A note on the elephants: seeing the elephants is hit and miss. Sometimes they are away for two or three days at a time carrying logs in the forest. But if you visit the houses at both Namde and Nammilaung you might get lucky with at least one of them.

Activities

Kayaking

At roughly 24 kilometres by 13 kilometres, Indawgyi Lake is too big to cover by kayak in one day, but it is wonderful to be out on the water’s serene expanses, with no one in sight (or earshot). Inn Chit Thu gives advice on suggested routes that are manageable for most people and take in Shwe Myitzu Pagoda, as well as villages on the western and south-eastern shores. Experienced kayakers might want to push on a bit further.

Kayaks cost K15,000 per day to rent; there are single-person and two-person kayaks available in Lonton village.

Cycling and motorbiking

Heading north from Lonton, you arrive at the mainland opposite Shwe Myitzu Pagoda – where you can visit a hilltop sitting Buddha and take photos of the pagoda if you don’t visit by water. Hiring a motorkbike (K10,000 per day) allows you to explore further north, to the picturesque villages of Lwemun and Nammilaung, as well as the Shwe Taung (details above).

Trekking

Foreigners are not able to go into the mountains on the west side of the lake due to Kachin Independence Army activity and illegal gold mining. This means that trekking routes generally start a good distance from Lonton and transport to and from the start and finish points can be pricey. The local trekking guide (guides are necessary in these mountains) costs K10,000 per day. Currently there are routes in the south-eastern mountains and the eastern mountains (behind Hepa), with more to be explored. Inn Chit Thu can provide advice.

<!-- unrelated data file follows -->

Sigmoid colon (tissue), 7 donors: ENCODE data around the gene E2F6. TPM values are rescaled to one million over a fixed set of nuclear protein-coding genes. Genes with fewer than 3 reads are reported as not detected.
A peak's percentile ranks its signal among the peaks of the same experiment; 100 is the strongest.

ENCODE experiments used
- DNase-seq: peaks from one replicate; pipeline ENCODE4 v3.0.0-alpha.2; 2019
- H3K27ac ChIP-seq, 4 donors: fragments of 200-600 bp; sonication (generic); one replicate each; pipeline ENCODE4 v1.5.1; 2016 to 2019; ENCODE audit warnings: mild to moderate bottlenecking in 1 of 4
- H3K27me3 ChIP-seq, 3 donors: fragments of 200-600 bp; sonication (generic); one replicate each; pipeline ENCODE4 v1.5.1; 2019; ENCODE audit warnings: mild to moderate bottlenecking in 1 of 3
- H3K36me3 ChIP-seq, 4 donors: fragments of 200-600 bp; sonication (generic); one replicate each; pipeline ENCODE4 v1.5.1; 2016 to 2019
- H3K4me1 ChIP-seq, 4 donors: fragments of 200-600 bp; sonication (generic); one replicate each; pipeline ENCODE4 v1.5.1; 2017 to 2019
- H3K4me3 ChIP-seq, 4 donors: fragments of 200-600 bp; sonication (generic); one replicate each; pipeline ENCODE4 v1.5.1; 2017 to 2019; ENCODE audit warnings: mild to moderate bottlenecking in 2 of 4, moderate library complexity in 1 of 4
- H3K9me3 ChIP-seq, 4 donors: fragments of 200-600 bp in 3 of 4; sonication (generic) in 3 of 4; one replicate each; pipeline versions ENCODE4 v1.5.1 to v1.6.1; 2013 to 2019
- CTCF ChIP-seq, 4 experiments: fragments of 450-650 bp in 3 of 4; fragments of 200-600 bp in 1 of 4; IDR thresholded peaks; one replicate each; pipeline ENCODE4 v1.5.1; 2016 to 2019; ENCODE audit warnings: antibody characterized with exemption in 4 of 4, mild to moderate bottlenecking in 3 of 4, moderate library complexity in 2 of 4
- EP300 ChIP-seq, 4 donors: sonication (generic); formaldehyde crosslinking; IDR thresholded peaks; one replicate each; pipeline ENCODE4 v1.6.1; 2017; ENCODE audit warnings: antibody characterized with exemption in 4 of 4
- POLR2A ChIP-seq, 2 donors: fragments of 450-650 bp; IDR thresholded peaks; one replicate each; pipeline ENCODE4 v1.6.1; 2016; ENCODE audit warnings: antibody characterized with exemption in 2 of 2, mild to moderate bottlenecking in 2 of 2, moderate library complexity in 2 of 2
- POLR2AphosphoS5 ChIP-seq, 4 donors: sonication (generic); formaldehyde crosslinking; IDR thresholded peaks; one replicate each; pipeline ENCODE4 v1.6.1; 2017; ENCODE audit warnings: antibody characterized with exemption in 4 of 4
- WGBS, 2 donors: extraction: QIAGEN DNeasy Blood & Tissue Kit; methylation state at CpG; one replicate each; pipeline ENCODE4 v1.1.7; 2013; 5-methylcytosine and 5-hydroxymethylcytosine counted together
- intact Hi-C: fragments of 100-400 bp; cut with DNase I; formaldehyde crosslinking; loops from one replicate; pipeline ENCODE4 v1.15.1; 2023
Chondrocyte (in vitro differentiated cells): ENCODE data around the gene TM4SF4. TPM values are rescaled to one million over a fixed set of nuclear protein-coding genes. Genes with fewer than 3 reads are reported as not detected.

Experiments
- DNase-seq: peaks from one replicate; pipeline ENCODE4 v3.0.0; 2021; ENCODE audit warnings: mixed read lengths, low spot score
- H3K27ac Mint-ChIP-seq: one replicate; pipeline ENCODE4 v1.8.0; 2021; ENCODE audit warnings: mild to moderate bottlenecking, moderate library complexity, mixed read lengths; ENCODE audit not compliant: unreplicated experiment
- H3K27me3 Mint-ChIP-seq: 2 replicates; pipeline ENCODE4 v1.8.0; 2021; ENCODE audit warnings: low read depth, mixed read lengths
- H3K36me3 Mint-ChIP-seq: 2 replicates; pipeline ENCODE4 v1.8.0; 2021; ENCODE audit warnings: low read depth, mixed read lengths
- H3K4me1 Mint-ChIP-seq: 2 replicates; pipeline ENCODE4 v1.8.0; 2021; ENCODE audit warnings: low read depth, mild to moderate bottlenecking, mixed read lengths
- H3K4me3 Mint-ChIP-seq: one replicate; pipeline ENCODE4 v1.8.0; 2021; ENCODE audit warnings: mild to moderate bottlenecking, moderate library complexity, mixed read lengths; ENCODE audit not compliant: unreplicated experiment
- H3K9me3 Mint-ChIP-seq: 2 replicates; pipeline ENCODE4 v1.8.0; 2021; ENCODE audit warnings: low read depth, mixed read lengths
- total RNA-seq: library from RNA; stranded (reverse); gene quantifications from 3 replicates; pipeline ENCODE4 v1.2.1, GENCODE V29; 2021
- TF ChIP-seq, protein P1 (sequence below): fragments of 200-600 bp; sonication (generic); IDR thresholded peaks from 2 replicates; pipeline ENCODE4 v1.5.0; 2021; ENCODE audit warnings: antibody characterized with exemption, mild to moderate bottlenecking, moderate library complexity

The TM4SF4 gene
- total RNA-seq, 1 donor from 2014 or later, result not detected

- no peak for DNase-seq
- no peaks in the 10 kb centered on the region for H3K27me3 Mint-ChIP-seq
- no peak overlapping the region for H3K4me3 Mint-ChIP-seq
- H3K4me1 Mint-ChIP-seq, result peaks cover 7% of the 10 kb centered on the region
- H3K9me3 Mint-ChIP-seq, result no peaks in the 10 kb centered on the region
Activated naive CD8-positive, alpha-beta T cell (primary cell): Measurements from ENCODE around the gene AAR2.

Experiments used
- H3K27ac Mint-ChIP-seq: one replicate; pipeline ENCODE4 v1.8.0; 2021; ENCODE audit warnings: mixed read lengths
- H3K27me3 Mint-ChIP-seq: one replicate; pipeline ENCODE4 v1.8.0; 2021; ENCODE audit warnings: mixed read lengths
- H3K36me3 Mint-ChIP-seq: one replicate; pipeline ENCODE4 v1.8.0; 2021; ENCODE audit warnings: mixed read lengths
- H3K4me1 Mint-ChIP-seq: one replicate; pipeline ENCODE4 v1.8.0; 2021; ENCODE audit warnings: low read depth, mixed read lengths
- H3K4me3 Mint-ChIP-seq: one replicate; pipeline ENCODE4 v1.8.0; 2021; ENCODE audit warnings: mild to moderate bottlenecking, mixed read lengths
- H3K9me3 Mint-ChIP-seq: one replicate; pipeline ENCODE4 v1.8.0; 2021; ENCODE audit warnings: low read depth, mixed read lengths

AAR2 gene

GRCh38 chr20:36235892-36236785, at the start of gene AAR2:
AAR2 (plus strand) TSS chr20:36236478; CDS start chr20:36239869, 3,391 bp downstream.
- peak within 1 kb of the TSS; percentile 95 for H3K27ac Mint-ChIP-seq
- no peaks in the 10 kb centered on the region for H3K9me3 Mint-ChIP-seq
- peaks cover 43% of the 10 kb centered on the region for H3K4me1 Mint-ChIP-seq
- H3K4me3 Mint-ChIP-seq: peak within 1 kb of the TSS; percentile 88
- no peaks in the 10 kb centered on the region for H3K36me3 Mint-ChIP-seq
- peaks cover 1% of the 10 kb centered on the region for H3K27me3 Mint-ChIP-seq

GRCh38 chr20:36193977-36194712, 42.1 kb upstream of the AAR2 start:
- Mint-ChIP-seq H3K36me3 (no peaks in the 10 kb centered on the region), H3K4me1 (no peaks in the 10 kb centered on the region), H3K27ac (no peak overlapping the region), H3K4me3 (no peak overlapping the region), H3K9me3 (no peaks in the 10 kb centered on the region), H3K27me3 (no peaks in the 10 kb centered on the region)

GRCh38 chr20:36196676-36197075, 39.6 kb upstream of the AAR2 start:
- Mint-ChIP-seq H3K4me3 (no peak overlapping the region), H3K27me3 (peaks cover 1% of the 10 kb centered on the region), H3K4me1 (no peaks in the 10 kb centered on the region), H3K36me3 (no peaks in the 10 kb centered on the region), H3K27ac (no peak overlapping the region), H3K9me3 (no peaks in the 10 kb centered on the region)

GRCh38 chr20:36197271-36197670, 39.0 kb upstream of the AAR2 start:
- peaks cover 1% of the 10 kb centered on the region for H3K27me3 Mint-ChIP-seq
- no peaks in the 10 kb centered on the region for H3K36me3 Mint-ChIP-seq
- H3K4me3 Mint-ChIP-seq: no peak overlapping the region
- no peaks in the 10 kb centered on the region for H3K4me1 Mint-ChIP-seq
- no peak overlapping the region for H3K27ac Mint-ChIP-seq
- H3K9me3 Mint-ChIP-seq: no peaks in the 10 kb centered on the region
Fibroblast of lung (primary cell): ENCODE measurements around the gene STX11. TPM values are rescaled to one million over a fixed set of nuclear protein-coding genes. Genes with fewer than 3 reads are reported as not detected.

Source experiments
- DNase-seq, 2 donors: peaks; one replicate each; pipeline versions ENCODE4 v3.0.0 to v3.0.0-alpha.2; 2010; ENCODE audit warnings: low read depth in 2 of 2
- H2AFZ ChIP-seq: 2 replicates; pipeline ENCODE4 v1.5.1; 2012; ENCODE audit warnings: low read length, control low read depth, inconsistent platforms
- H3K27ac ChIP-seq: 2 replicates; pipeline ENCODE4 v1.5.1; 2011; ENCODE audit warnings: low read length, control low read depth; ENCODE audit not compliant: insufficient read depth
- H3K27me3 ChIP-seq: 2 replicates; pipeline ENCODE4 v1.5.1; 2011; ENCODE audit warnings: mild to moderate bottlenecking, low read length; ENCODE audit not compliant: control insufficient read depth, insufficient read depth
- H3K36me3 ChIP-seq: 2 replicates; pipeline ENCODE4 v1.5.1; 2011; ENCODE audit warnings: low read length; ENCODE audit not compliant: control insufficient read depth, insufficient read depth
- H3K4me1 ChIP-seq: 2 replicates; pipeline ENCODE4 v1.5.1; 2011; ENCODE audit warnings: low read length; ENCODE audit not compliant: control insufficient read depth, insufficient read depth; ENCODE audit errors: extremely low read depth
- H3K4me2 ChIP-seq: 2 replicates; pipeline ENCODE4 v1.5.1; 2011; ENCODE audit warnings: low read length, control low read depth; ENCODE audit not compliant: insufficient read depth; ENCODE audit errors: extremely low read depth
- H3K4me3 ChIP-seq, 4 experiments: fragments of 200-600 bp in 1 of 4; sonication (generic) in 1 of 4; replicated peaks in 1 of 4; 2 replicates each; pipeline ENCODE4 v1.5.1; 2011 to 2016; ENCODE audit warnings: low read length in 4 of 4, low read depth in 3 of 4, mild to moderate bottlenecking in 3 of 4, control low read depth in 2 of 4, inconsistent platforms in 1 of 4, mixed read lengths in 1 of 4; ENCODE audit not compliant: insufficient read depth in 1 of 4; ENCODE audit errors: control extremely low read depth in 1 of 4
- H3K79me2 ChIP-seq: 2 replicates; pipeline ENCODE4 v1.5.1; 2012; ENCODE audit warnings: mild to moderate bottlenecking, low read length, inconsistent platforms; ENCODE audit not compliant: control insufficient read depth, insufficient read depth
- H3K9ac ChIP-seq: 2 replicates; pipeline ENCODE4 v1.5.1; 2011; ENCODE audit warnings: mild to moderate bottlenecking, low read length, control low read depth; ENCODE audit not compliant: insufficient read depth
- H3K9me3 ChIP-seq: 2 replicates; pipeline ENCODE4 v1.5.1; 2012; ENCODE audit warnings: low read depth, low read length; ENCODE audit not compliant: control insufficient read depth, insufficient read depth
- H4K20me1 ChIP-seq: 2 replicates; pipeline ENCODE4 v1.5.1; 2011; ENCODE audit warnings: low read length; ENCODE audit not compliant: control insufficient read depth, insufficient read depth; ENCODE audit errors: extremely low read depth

Boating and fishing 

The price of one day’s motor boat hire at Indawgyi Lake is quite high at K50,000 to K60,000. In a way, that is a blessing – as so much of Indawgyi’s appeal is the relative peace and quiet. However, if you want to circumnavigate the entire lake in one day whilst being on the water, motor boat is the only way to do it. Inn Chit Thu can also organise recreational fishing trips.

Bird watching

In recent years, most of the tourists who have made it to Indawgyi Lake have been avid bird watchers, and the lake has a strong reputation within that community. The lake is a major stop for migratory birds and attracts thousands of them from December to March. Even for those who aren’t enthusiasts, the sight of thousands of birds on the lake, and flying in flocks over it, is something to behold.

When to visit Indawgyi Lake

From October to December visibility is at its best, and it’s often possible to see the entire lake – most impressive in the late afternoon light. From January onwards, the visibility gradually becomes worse, getting hazy at times. But the serenity of the location remains and the arrival of the migratory birds provides its own touch of magic.